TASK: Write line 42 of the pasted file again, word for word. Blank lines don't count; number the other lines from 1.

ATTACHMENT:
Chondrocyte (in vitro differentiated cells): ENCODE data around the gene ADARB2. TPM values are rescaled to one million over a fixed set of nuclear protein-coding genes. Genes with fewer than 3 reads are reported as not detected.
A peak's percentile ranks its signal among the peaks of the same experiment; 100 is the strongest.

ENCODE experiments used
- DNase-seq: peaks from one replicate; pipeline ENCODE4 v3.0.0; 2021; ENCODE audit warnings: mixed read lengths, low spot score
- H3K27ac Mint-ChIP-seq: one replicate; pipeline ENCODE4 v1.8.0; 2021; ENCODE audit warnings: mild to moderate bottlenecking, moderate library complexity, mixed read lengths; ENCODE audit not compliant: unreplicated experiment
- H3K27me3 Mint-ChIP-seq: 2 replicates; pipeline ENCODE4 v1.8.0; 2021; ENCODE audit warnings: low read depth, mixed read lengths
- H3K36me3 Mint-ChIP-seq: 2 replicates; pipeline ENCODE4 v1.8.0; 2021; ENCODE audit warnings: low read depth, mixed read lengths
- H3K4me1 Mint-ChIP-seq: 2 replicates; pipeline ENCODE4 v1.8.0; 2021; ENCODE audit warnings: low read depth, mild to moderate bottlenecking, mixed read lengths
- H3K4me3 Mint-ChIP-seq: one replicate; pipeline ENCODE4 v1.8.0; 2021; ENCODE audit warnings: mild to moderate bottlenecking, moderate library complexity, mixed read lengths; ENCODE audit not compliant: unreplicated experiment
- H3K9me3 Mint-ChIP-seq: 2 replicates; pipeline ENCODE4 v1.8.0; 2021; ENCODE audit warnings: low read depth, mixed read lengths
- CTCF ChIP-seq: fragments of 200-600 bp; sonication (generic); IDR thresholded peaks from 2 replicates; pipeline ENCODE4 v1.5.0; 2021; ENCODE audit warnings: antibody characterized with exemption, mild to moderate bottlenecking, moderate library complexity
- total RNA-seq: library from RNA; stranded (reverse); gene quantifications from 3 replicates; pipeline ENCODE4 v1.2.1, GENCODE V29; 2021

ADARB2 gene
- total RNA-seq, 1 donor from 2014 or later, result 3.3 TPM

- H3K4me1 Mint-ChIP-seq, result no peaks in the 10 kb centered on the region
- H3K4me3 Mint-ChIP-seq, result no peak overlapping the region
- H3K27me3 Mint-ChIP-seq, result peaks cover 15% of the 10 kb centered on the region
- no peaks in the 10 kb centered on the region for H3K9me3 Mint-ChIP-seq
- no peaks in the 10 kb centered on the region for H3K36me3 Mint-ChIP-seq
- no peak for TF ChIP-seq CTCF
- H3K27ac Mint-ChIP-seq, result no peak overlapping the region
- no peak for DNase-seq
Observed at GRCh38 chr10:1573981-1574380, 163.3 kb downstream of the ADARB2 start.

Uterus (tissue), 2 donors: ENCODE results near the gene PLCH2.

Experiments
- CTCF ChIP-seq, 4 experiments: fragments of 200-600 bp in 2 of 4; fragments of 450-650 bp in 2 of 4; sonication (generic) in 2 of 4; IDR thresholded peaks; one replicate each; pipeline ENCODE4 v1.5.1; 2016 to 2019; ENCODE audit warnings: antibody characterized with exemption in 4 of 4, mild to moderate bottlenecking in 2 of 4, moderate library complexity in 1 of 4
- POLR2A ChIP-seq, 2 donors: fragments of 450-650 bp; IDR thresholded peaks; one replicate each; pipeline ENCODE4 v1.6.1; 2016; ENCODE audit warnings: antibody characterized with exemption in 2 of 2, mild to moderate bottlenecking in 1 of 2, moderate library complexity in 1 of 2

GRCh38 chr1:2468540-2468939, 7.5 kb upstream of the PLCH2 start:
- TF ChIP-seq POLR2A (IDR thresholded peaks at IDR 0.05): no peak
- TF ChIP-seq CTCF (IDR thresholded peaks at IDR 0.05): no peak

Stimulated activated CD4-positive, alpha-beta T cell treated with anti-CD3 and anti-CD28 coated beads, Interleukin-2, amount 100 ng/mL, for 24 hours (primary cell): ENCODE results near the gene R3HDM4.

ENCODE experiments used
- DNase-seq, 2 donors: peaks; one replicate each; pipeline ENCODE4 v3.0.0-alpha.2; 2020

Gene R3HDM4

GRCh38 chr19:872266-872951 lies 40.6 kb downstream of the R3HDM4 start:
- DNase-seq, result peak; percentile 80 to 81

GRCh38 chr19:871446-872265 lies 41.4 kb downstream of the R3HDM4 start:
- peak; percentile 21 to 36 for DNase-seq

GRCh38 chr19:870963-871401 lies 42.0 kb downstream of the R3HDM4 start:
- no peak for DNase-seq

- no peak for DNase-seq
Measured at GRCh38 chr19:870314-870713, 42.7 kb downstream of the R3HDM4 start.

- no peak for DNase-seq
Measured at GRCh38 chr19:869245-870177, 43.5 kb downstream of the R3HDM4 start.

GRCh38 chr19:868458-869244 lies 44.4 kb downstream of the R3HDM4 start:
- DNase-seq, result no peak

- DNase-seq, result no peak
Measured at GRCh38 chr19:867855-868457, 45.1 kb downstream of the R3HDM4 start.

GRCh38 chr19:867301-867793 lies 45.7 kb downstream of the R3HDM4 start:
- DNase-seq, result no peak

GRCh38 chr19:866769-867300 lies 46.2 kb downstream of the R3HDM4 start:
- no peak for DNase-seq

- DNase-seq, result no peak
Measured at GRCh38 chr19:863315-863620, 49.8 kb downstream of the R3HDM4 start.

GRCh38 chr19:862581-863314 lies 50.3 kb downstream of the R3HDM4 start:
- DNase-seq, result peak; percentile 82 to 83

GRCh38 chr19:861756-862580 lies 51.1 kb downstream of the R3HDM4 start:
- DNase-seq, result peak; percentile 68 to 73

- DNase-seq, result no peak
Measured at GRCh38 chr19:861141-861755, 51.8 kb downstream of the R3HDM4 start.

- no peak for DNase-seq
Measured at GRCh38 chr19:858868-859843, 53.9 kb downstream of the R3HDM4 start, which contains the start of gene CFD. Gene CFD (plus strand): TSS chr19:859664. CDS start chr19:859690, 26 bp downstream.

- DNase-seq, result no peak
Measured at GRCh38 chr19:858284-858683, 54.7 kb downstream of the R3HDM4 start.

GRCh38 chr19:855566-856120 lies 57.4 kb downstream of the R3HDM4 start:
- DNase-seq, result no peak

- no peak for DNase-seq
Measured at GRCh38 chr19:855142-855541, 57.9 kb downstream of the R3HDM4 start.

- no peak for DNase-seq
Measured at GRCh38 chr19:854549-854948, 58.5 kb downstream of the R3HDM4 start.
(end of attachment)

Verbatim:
Measured at GRCh38 chr19:870314-870713, 42.7 kb downstream of the R3HDM4 start.